Lee Davy casts his mind back through 2015 to pull out the greatest stories from UK poker including the likes of Liv Boeree, Niall Farrell and Dave ‘Devilfish’ Ulliott.
So it’s true.
Team UK were abysmal at the inaugural Global Poker Index (GPI) World Cup exiting in the first round. Sam Trickett, Simon Deadman, Oliver Price and the Salter brothers failing to make an impact in Malta.
But it wasn’t all bad during 2015 for UK poker players.
Take Liv Boeree for example. The PokerStars Team Pro ambassador earned the most corn since her groundbreaking win at the European Poker Tour (EPT) San Remo five years ago. But it was her exploits off the felt that were the most impressive, and I’m not talking about her decision to take her parents to Burning Man.
Boeree was invited to take the stage at the Effective Altruism Global Summit at the Googleplex in San Fransisco. She represented, not only Raising for Effective Giving (REG) but the whole of poker as she spread the word on poker’s contribution to effective charities.
The former EPT champ wasn’t the only UK-born player to make a difference off the felt. Fellow Team PokerStars Pro Jake Cody got involved in PokerStars Lads Night In promotion, in aid of prostate cancer awareness, and then jumped on a jet plane heading to Uganda to work alongside the charity Right to Play.
Former footy star and poker pro Steve Watts had to take some time away from the felt when his wife asked him to wrap his responsible arm around a young singing talent that had come through her vocal coaching stable. The young girl was called Louisa Johnson and under Watts guidance, she won become an international phenomenon after becoming the youngest ever winner of the X-Factor.
Watts biggest payday remains a six-figure score after a deep run in the World Series of Poker (WSOP) Main Event in 2013. It wasn’t a particularly buzzing WSOP for the Brits, in 2015, but John Gale, Gerald Ring and Alex Lindop earned bracelet wins. Richard Gryko and Barny Boatman did likewise in the WSOPE in Berlin.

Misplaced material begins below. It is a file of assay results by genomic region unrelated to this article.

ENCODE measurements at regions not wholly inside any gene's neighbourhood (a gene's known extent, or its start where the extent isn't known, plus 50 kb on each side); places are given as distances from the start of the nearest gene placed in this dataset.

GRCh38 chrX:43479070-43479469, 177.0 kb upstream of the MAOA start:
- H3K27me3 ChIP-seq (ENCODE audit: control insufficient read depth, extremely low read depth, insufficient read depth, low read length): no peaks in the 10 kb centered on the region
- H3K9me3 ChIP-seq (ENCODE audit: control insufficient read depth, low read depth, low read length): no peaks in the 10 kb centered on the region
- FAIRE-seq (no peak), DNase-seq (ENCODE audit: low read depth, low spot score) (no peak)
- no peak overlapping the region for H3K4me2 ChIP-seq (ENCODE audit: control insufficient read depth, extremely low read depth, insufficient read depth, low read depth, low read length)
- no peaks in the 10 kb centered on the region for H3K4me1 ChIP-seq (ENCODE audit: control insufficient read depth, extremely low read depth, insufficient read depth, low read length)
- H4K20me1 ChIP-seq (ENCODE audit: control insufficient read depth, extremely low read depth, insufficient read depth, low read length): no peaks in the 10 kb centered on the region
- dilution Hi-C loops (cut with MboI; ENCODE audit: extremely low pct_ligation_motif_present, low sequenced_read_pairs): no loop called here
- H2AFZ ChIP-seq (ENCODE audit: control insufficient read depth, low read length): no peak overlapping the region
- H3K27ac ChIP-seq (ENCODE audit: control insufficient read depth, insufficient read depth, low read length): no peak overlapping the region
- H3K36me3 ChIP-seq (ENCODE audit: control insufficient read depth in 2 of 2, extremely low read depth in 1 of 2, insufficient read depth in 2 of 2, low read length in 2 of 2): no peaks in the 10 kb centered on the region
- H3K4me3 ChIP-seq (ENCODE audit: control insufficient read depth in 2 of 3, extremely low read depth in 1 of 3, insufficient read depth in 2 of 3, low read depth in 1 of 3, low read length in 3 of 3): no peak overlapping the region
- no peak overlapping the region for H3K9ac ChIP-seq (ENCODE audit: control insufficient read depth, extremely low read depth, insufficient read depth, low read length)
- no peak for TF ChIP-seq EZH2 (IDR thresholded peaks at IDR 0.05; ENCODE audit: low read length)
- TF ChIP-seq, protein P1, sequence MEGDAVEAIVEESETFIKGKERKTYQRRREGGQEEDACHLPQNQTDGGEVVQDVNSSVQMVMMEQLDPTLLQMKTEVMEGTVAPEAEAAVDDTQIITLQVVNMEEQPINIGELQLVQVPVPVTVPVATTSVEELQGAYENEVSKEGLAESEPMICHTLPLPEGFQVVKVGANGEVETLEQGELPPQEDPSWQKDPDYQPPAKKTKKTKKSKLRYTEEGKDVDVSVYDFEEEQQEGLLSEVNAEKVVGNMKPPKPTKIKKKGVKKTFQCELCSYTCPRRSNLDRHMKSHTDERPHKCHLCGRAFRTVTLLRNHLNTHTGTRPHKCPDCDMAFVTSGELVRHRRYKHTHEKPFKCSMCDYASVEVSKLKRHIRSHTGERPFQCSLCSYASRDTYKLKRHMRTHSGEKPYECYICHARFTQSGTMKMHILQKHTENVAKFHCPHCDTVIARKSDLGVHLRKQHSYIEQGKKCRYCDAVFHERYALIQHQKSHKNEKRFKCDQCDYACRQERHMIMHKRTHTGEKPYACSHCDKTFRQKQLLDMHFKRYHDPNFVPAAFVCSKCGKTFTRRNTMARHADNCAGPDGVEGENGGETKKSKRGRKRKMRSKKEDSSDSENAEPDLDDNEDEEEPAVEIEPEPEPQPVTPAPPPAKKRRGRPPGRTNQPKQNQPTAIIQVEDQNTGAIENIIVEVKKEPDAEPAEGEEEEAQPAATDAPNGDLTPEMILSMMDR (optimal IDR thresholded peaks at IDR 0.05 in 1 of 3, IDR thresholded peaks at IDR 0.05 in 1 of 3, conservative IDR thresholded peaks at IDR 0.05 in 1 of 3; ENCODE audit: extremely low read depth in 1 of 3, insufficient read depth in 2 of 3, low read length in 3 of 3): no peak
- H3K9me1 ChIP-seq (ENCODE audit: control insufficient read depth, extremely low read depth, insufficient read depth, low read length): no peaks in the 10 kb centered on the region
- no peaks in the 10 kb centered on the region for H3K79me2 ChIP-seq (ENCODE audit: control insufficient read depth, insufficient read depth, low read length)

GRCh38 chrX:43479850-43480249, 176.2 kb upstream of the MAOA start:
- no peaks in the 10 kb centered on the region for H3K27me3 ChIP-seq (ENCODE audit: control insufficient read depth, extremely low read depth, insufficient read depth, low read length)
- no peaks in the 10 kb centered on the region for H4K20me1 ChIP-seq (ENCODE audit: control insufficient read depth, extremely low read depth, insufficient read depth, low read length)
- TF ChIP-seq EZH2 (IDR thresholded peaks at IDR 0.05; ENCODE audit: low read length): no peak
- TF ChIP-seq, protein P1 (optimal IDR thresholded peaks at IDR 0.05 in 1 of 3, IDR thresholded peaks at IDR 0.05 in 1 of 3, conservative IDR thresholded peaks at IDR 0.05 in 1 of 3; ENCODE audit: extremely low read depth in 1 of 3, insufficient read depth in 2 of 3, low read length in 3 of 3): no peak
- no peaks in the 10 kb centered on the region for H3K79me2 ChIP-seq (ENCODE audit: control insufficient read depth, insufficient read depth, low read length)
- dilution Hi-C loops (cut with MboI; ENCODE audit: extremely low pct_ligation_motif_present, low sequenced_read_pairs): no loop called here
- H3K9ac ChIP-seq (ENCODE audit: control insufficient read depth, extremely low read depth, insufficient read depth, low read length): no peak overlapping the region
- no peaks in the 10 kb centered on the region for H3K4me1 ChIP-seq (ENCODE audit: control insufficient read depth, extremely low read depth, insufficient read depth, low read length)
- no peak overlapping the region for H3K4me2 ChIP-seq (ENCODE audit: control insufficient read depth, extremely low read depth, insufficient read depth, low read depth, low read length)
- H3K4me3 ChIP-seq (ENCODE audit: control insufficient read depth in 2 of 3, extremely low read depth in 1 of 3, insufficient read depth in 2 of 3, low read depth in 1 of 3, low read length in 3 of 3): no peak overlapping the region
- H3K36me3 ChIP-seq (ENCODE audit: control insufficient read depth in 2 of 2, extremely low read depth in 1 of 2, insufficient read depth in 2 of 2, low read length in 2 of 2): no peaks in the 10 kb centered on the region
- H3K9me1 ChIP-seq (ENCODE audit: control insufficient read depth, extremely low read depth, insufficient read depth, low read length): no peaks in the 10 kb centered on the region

UK players also had decent scores in the EPT and World Poker Tour (WPT) circuits. Niall Farrell took down EPT Malta for €534,330, and Iaron Lightbourne did likewise at WPT UK beating fellow UK pro-Craig McCorkell in heads-up action to take the £200,000 first prize.
You would expect a UK winner of the WPT UK Main Event, but what about the Asian Poker Tour (APT)? UK born Sam Razavi once again owning the competition when he won the APT Player of the Year (POY) title for a fourth year on the spin.
There was also an emergence of talent both young and old.
Charlie Carrel continued to show people how good he is by finishing fifth in the €10,300 High Roller at EPT Malta for €183,800 and then winning the €25,500 High Roller at the EPT Grand Final in Monte Carlo for €1,114,000. At the other end of the age scale, a resurgent Simon Trumper had fans singing ‘he is bald, he’s round, he’s going to win a million pounds,’ when he went deep in the WSOP $10k Pot Limit Omaha (PLO) Championship. The Dusk Till Dawn legend finished fourth for a not too shabby looking quarter of a million dollars.
Talking about close finishes, Manchester lad Steve Warburton had a year of mixed emotions. Warburton finished runner-up in both the WPT Amsterdam Main Event and EPT Barcelona Main Event, but his heartbreak was softened somewhat by the $1.2m in cash that he won.
Three more tales to tell and then I am done.
Rupert Elder left poker to try his hand in the restaurant business, realised that it was tougher than he thought, and returned to break the record for most money won while recording live on Twitch when he took down the Winning Poker Network (WPN) Major for $124,882.
Another solid UK online pro to make the news this year was Alex ‘kanu7′ Millar. The high stakes cash game regular was the only member of PokerStars to resign from his position in reaction to his employers decision to renege on their Supernova Elite 2015/16 deal. Millar became the second top UK based PokerStars employee to leave in the past few years. Victoria Coren-Mitchell also leaving over a value clash when PokerStars decided to include casino products on the online poker site.
2015 was also the year that the UK lost one of poker pioneers after Dave ‘Devilfish’ Ulliott lost his battle with cancer. At 61-years of age, his death was sudden and unexpected, and he will be sorely missed by a community that has grown from the foundations that people like the Devilfish created.